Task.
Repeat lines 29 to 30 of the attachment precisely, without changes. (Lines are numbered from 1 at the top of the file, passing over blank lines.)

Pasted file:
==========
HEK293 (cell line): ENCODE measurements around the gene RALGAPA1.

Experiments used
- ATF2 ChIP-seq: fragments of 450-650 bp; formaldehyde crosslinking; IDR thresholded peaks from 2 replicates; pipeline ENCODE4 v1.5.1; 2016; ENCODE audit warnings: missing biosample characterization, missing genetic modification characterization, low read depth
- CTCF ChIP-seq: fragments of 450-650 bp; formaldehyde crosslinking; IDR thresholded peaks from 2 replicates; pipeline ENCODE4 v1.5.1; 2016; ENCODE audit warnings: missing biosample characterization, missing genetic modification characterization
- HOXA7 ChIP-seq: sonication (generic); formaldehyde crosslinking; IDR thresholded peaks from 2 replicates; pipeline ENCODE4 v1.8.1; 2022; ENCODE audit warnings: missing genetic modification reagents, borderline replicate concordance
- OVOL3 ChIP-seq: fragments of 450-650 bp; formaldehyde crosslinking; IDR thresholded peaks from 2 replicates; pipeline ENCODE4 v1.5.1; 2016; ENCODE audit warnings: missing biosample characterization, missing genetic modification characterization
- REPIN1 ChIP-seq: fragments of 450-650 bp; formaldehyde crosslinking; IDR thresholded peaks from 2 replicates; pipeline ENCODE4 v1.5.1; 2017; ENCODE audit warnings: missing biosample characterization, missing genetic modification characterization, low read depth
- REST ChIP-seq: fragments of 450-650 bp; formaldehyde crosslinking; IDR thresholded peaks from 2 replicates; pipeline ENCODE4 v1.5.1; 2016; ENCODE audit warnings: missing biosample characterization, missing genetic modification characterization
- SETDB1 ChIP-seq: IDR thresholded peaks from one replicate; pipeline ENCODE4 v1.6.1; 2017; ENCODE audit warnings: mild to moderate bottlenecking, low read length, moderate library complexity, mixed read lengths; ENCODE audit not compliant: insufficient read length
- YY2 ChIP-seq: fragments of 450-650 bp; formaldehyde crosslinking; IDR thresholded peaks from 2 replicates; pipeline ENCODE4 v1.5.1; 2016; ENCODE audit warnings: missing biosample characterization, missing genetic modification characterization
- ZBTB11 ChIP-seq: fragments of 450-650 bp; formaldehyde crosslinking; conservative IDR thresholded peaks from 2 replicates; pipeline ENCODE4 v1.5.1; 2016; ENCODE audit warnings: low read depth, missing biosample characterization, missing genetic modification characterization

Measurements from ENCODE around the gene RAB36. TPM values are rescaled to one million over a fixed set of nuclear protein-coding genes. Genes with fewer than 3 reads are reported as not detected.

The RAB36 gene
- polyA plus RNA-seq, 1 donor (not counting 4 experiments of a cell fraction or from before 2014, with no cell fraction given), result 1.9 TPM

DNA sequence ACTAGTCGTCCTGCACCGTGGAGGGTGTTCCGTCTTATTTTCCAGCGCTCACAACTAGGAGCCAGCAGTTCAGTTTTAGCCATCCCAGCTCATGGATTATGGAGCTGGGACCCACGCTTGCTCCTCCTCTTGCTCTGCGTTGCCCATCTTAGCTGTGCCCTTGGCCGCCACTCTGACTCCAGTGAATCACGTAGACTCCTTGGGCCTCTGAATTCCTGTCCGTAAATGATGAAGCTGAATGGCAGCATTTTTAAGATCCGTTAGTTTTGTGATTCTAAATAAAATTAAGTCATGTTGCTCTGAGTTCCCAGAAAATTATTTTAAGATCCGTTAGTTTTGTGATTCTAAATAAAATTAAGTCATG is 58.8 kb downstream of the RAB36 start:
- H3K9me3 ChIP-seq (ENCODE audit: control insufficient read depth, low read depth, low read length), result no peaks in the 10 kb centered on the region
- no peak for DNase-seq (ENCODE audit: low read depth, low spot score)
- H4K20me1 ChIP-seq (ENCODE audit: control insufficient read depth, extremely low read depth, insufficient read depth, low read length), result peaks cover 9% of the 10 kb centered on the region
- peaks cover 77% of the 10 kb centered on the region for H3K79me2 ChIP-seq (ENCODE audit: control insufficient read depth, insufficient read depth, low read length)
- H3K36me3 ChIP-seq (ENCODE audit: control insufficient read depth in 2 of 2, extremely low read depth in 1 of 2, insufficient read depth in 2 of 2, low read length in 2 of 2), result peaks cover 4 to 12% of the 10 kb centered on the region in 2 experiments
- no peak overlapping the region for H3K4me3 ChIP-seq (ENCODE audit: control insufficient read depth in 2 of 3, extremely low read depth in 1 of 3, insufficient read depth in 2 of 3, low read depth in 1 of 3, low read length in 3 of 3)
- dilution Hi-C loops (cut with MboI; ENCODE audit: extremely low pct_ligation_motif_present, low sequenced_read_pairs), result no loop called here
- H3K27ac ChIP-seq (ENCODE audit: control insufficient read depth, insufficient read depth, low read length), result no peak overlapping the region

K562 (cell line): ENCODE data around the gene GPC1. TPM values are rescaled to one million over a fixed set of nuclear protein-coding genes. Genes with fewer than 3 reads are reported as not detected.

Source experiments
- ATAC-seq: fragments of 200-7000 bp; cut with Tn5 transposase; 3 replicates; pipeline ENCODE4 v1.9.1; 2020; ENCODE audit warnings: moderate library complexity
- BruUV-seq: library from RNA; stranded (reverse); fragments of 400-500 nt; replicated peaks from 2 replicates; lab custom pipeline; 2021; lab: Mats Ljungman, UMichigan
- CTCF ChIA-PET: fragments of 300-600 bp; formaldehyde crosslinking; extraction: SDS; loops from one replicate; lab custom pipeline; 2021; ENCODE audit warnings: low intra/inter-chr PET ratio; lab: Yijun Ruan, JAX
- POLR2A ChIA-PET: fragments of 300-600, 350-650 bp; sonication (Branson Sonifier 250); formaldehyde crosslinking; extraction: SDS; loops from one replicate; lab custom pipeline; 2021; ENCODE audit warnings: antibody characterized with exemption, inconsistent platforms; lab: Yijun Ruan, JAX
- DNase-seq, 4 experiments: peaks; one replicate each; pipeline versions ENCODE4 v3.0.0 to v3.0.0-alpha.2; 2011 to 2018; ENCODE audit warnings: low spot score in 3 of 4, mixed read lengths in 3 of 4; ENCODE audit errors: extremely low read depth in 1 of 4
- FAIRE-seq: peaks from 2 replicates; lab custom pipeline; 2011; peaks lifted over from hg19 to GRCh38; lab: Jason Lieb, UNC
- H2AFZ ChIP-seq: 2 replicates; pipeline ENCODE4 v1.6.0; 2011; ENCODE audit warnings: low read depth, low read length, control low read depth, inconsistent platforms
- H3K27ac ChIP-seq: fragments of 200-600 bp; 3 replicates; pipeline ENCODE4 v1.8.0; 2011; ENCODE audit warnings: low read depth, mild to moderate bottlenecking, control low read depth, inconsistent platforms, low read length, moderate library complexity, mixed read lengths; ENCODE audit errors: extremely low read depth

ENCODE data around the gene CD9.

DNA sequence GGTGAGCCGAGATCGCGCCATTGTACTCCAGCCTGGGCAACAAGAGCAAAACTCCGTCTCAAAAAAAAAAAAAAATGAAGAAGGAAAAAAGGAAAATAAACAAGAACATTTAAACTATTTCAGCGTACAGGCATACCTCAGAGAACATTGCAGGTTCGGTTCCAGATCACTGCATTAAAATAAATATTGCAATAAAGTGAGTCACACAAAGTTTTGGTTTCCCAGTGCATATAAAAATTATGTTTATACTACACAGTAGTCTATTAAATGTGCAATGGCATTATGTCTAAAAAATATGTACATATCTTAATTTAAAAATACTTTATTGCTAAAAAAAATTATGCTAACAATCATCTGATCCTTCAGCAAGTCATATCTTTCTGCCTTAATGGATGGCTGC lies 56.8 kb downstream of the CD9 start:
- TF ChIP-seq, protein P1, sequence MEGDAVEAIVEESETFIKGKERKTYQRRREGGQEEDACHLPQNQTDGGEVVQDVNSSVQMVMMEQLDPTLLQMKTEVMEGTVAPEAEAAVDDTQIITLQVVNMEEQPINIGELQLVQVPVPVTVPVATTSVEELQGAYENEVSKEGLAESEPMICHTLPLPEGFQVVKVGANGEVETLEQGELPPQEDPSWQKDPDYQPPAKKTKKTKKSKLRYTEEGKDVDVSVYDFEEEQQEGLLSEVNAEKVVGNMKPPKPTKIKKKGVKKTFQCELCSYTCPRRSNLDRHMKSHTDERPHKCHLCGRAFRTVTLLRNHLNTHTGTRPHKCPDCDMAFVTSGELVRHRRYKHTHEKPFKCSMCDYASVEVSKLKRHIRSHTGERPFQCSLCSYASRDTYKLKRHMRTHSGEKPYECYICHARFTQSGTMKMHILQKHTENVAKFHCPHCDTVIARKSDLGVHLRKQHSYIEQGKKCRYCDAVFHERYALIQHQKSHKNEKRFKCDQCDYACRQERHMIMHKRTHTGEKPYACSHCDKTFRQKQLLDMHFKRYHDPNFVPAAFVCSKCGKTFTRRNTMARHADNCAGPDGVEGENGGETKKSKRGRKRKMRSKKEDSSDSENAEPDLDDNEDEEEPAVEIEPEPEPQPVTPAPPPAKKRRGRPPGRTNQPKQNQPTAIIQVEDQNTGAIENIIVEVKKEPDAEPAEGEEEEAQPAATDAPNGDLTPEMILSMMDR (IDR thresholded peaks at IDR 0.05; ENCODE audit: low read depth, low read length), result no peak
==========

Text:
- POLR2A ChIA-PET: fragments of 300-600, 350-650 bp; sonication (Branson Sonifier 250); formaldehyde crosslinking; extraction: SDS; loops from one replicate; lab custom pipeline; 2021; ENCODE audit warnings: antibody characterized with exemption, inconsistent platforms; lab: Yijun Ruan, JAX
- DNase-seq, 4 experiments: peaks; one replicate each; pipeline versions ENCODE4 v3.0.0 to v3.0.0-alpha.2; 2011 to 2018; ENCODE audit warnings: low spot score in 3 of 4, mixed read lengths in 3 of 4; ENCODE audit errors: extremely low read depth in 1 of 4